Axios: Elon Musk has transformed from climate-change hero to movie supervillain for Twitter buyout

Axios: Elon Musk has transformed from climate-change hero to movie supervillain for Twitter buyout
(AP Photo/Chris Carlson)

So much for saving the planet, eh? When Elon Musk used his superpowers to expand the electric-vehicle market and pressure other automakers into investing in them, Musk was cool enough to get a guest-hosting gig on SNL. Less than a year later, Axios now describes him as a “movie supervillain” for, um … buying Twitter. Or at least trying to do so.

Talk about meltdowns:

Why it matters: The world’s richest man — someone who used to be compared to Marvel’s Iron Man — is increasingly behaving like a movie supervillain, commanding seemingly unlimited resources with which to finance his mischief-making.

The big picture: Elon Musk has decided he wants to take Twitter private at $54.20 per share, assuming he can get “anticipated financing” in place.

In a 138-word offer letter to Twitter board chair Bret Taylor that includes the words “I” or “my” 11 different times, Musk writes that “Twitter has extraordinary potential. I will unlock it.”

Axios isn’t the only one panicking at the thought of a billionaire buying out other billionaires. Our pals at Twitchy have at least two threads running on the reaction from blue-check-certified media professionals who have invoked the Weimar Republic along with government seizure of private capital in order to, er, protect liberty. Or something. Here are a couple of highlowlights:

All of this ignores the fact that Twitter has been controlled by billionaires for years already. So has Facebook, for that matter, and Google/Alphabet, and Yahoo before that. How about the Washington Post, which got acquired by superbillionaire Jeff Bezos, including all of its news reporting functions? Furthermore, the social-media billionaires spent the last few years actively impeding free speech and news reporting rather than encouraging free and open debate. Where was all the rending of garments and gnashing of teeth over that, and all of the apocalyptic nonsense of the last few hours?

There’s actually an answer for that, Before we get to it, let’s lead up to the point with this trenchant observation from Axios. Why will this corporate takeover get waaaaayyyy more coverage than others? Because it’s personal to journalists:

You’re going to hear much more about this bid than you would about a normal proposed M&A transaction, in large part because Twitter is where journalists congregate and do a lot of their work, and they really don’t want to be working in Elon Musk’s private playpen.

That’s part of the reason, but not all of it. The full answer is that these same figures who never bothered to object much to the status quo of social-media control liked the environment that those billionaires created. Those billionaires, they discovered, were malleable and could be either convinced or manipulated into imposing the speech codes preferred by these journalists. Musk, on the other hand, wants to buy Twitter and take it private for the express purpose of thumbing his nose at such pressure — and their ability to control narratives will suffer as a result.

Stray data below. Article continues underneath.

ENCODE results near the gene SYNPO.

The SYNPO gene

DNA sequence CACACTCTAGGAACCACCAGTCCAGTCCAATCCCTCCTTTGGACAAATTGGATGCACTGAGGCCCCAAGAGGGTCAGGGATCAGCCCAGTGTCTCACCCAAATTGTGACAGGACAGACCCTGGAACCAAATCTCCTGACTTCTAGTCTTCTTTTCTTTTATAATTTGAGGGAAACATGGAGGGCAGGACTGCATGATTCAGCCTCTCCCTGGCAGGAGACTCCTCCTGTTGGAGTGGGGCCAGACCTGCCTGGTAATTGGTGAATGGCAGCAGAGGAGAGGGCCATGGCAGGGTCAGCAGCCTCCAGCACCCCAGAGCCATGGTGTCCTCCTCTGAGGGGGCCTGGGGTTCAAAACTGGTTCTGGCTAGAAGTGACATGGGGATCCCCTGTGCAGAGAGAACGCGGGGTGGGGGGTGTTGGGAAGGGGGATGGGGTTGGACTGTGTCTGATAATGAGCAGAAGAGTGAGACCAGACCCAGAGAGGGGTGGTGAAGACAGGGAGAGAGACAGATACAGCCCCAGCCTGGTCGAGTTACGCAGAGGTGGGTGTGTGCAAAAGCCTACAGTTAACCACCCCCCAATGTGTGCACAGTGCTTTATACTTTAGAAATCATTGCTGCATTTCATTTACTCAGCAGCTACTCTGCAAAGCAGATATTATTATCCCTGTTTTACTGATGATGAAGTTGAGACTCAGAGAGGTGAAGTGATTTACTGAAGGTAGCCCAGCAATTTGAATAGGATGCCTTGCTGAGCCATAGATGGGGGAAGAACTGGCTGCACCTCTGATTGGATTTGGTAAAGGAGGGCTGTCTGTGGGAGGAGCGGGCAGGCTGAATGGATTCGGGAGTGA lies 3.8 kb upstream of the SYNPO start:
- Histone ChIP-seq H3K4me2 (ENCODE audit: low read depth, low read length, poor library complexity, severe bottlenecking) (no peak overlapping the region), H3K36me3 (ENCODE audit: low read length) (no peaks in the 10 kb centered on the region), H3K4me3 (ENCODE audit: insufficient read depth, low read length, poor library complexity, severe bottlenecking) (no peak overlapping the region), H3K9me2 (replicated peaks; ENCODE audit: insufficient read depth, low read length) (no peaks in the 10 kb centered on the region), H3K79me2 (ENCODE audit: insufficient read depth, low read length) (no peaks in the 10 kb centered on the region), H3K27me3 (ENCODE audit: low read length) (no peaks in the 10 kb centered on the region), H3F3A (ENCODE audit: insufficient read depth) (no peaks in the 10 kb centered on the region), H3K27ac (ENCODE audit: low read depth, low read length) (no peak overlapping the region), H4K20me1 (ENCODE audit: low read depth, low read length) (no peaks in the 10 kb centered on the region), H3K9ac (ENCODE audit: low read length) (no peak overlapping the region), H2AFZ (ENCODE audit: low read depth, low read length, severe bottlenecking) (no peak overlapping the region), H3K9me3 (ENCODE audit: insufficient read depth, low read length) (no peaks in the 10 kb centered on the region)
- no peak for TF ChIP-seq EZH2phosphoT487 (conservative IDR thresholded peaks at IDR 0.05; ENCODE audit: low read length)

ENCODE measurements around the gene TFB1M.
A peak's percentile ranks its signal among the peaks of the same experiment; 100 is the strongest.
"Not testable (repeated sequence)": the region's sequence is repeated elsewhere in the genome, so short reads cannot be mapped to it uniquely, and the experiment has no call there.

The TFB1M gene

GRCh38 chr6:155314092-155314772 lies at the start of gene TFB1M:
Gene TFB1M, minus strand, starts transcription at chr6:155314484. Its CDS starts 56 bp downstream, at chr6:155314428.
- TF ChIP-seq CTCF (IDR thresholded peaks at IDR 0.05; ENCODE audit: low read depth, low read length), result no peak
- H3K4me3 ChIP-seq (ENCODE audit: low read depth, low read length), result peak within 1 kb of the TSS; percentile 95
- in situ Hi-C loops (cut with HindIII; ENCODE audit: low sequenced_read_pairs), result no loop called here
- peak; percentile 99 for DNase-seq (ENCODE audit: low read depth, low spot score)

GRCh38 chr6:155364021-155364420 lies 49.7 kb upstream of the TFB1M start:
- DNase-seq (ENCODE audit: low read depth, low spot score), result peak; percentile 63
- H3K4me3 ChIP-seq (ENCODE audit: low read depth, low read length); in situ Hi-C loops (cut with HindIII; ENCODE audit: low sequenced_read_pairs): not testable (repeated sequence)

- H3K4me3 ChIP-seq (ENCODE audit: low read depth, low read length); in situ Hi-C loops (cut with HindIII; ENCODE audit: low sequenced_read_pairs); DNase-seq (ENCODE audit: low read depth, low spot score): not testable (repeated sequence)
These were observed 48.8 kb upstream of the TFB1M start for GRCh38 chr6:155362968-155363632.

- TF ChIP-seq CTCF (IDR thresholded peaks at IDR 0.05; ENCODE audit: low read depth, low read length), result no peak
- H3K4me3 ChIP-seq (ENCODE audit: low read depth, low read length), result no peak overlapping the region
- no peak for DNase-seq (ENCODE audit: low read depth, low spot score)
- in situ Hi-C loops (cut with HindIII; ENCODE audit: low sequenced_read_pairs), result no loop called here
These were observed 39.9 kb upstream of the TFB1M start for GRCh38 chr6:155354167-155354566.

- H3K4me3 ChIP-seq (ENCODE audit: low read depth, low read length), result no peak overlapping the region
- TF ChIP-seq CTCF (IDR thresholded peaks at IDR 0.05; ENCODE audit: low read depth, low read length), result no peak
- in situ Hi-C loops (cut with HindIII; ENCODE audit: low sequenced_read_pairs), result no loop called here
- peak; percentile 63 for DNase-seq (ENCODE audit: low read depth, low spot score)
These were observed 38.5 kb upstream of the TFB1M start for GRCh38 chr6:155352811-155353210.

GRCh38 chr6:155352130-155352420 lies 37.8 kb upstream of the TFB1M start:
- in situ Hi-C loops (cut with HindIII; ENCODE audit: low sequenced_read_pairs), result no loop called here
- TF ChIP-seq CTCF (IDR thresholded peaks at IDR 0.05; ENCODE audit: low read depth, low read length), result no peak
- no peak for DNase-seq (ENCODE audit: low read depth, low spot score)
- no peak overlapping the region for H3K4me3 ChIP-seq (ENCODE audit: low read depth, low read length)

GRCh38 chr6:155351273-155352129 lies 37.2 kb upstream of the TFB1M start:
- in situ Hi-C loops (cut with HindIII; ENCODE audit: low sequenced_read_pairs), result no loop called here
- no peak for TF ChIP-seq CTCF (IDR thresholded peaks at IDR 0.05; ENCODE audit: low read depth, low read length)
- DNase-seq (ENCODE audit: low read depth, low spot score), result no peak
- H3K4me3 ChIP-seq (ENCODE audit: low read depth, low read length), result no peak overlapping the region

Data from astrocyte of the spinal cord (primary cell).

That’s why we will “hear much more about this bid than you would about a normal proposed M&A transaction.” And that’s why the coverage and the commentary will all paint Musk as some sort of Syndrome or Vector, in hopes of amassing enough capital — political and financial — to thwart his buyout. Assuming, of course, that Musk actually can pull this buyout off.

And all of this will tend to overshadow some real concerns about media consolidation that would not just apply to Twitter, but also to the outlets that employ many of those setting their hair on fire over Musk. It’s not unfair to ask what the impact of having the world’s richest man take full control of a social media outlet with Twitter’s reach. It’s also not unfair to ask what the impact has been of Jeff Bezos acquiring the Washington Post, Carlos Slim taking a big chunk of the New York Times, or the M&A of Hollywood studios, acquisitions by Viacom, Comcast, and so on. In terms of real impact on reporting, Musk’s buyout of Twitter would pale in comparison to real media consolidation over the last couple of decades.

And yet the journalists that operate in that sphere barely comment on those concerns while treating Musk as a “movie supervillain.” Watch the media spaces to see how far the conformity of that characterization will spread over the next few days in order to grasp just what the real problem in media actually is.

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Ed Morrissey 10:01 AM on June 02, 2023